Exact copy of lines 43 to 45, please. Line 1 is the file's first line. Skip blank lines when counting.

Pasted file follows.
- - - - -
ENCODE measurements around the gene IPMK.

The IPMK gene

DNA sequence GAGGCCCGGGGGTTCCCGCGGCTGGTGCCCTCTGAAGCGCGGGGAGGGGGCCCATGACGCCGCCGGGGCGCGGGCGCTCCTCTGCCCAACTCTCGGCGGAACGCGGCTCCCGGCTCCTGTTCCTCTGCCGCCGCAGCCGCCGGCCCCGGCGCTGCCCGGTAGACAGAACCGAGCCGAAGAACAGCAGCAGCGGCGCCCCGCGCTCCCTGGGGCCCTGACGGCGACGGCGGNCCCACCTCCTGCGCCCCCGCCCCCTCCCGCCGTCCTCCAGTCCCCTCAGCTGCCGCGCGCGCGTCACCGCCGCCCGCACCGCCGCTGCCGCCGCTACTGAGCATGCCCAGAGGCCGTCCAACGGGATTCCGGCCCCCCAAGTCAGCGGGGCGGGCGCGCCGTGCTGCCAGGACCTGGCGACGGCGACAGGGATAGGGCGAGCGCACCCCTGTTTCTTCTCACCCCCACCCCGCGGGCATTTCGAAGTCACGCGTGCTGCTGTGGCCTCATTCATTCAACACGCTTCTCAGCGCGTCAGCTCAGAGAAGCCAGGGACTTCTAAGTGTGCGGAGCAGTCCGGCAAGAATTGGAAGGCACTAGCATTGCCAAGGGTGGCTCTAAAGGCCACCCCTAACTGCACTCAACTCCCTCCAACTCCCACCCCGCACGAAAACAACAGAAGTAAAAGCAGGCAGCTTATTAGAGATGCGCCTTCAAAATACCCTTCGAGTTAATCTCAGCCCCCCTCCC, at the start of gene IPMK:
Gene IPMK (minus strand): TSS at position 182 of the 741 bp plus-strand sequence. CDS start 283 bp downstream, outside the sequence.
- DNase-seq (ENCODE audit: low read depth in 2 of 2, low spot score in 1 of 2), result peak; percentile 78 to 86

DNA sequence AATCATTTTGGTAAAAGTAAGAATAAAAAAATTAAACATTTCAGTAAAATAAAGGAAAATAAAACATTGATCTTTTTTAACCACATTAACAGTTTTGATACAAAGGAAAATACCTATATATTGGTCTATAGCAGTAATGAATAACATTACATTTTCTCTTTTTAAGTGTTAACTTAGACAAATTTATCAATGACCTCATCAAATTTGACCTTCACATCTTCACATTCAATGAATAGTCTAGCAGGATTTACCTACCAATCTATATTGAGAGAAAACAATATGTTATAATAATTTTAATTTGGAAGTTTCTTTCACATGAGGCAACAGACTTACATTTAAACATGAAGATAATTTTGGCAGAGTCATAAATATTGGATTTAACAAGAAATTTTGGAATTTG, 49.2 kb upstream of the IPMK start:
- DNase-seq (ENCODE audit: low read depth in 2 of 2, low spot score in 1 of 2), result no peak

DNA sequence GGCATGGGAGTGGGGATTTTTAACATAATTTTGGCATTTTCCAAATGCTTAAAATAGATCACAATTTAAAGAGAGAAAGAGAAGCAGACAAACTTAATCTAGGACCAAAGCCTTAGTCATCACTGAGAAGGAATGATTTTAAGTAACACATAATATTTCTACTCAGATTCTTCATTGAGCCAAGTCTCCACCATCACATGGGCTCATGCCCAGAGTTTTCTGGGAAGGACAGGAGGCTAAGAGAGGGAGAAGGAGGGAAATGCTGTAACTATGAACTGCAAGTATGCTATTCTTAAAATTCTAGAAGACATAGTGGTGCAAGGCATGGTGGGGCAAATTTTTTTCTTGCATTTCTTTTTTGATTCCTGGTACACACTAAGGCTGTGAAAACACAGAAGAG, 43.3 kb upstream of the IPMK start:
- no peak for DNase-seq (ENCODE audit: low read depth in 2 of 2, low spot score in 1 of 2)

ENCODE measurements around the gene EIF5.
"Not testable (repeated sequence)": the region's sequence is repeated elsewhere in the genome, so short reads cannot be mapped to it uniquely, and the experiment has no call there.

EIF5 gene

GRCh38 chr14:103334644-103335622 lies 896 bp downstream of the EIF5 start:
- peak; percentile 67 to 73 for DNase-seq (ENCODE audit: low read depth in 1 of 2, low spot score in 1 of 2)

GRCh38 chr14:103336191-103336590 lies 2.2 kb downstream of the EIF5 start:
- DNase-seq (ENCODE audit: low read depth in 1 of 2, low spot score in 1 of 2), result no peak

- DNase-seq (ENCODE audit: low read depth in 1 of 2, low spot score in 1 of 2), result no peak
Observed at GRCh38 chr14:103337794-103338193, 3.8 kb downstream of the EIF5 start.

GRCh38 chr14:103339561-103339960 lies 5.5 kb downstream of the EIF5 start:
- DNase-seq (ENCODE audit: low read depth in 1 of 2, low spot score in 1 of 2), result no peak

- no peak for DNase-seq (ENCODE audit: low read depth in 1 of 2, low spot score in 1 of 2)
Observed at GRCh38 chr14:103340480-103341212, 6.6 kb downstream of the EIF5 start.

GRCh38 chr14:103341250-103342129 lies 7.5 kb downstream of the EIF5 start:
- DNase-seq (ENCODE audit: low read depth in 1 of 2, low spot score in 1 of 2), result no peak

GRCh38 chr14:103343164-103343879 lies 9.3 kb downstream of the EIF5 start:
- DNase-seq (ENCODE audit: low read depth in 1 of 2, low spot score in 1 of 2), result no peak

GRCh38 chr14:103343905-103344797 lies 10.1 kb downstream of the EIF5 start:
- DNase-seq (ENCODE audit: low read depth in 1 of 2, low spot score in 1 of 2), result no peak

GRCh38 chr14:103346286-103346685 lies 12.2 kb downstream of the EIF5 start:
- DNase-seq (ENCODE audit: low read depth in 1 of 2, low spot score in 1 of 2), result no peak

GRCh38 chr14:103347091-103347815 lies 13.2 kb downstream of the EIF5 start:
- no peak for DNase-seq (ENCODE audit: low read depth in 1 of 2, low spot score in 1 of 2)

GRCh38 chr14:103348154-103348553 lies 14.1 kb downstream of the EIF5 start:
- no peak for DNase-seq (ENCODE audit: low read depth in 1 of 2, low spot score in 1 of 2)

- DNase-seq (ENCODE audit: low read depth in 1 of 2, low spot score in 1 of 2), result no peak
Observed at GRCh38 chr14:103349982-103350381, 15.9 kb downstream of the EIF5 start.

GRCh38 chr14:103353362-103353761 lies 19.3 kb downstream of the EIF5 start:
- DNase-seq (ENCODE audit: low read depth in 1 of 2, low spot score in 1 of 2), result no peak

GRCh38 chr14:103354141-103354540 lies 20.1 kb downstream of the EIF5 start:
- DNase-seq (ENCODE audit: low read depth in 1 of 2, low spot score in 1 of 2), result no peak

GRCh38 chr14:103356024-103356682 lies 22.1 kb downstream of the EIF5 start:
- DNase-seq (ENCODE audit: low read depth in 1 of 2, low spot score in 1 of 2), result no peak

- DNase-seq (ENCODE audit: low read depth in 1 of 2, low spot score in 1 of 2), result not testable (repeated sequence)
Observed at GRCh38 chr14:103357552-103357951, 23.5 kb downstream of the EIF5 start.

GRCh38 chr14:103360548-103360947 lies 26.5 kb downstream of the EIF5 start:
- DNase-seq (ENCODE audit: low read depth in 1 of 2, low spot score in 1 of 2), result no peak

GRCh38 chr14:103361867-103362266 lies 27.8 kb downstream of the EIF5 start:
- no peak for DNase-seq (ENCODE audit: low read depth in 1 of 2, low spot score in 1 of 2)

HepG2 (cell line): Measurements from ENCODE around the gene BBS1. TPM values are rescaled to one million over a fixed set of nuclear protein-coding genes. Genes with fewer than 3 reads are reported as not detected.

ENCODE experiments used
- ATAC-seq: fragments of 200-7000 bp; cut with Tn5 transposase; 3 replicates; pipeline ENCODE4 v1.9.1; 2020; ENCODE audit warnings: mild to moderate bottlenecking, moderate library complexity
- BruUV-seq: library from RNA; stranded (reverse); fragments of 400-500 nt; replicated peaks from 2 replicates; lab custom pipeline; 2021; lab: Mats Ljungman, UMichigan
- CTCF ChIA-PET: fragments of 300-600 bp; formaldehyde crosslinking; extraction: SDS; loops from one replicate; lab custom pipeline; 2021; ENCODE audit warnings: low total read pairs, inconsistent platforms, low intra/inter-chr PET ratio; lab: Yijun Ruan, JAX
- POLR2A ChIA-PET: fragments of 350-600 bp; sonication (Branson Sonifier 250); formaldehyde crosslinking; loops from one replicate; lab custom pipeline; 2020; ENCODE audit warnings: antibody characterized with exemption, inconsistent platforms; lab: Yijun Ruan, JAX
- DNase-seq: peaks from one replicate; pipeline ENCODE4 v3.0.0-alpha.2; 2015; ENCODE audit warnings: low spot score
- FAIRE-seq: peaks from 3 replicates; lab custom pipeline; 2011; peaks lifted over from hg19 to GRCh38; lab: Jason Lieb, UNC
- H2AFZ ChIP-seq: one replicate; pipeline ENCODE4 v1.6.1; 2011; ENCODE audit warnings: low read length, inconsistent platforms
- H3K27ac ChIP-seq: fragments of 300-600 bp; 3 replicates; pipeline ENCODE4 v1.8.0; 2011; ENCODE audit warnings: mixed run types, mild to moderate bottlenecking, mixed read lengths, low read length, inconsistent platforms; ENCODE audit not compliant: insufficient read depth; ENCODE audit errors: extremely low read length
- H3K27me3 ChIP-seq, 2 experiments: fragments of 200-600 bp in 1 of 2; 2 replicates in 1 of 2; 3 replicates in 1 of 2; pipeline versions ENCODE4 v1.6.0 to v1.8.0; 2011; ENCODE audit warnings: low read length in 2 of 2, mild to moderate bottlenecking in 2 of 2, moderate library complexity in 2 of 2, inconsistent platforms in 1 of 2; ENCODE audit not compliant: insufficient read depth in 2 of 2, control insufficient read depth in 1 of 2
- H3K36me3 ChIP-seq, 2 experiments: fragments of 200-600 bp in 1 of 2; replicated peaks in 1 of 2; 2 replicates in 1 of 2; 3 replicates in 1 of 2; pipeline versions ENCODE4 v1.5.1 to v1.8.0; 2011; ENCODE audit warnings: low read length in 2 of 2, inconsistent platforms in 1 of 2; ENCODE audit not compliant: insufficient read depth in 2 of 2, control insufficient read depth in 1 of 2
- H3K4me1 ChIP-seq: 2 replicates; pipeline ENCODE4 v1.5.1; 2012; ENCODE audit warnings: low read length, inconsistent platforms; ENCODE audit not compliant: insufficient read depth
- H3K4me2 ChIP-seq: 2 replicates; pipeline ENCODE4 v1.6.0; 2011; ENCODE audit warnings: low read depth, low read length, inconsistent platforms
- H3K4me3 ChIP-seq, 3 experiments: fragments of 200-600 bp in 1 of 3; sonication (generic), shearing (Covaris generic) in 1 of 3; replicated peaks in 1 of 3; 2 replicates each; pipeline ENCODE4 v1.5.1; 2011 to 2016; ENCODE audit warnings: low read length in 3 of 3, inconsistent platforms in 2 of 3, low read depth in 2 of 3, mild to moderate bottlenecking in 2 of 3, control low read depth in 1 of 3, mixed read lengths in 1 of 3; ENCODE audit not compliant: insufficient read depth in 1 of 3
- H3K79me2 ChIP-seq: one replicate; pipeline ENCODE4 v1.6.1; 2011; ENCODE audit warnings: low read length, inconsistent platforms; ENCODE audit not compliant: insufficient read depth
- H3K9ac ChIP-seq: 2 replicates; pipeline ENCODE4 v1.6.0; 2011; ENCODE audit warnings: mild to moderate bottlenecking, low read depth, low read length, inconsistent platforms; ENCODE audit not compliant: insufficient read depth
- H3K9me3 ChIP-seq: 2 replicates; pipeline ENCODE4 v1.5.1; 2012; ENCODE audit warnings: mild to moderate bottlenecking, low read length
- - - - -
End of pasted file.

- DNase-seq (ENCODE audit: low read depth in 1 of 2, low spot score in 1 of 2), result not testable (repeated sequence)
Observed at GRCh38 chr14:103357552-103357951, 23.5 kb downstream of the EIF5 start.

GRCh38 chr14:103360548-103360947 lies 26.5 kb downstream of the EIF5 start: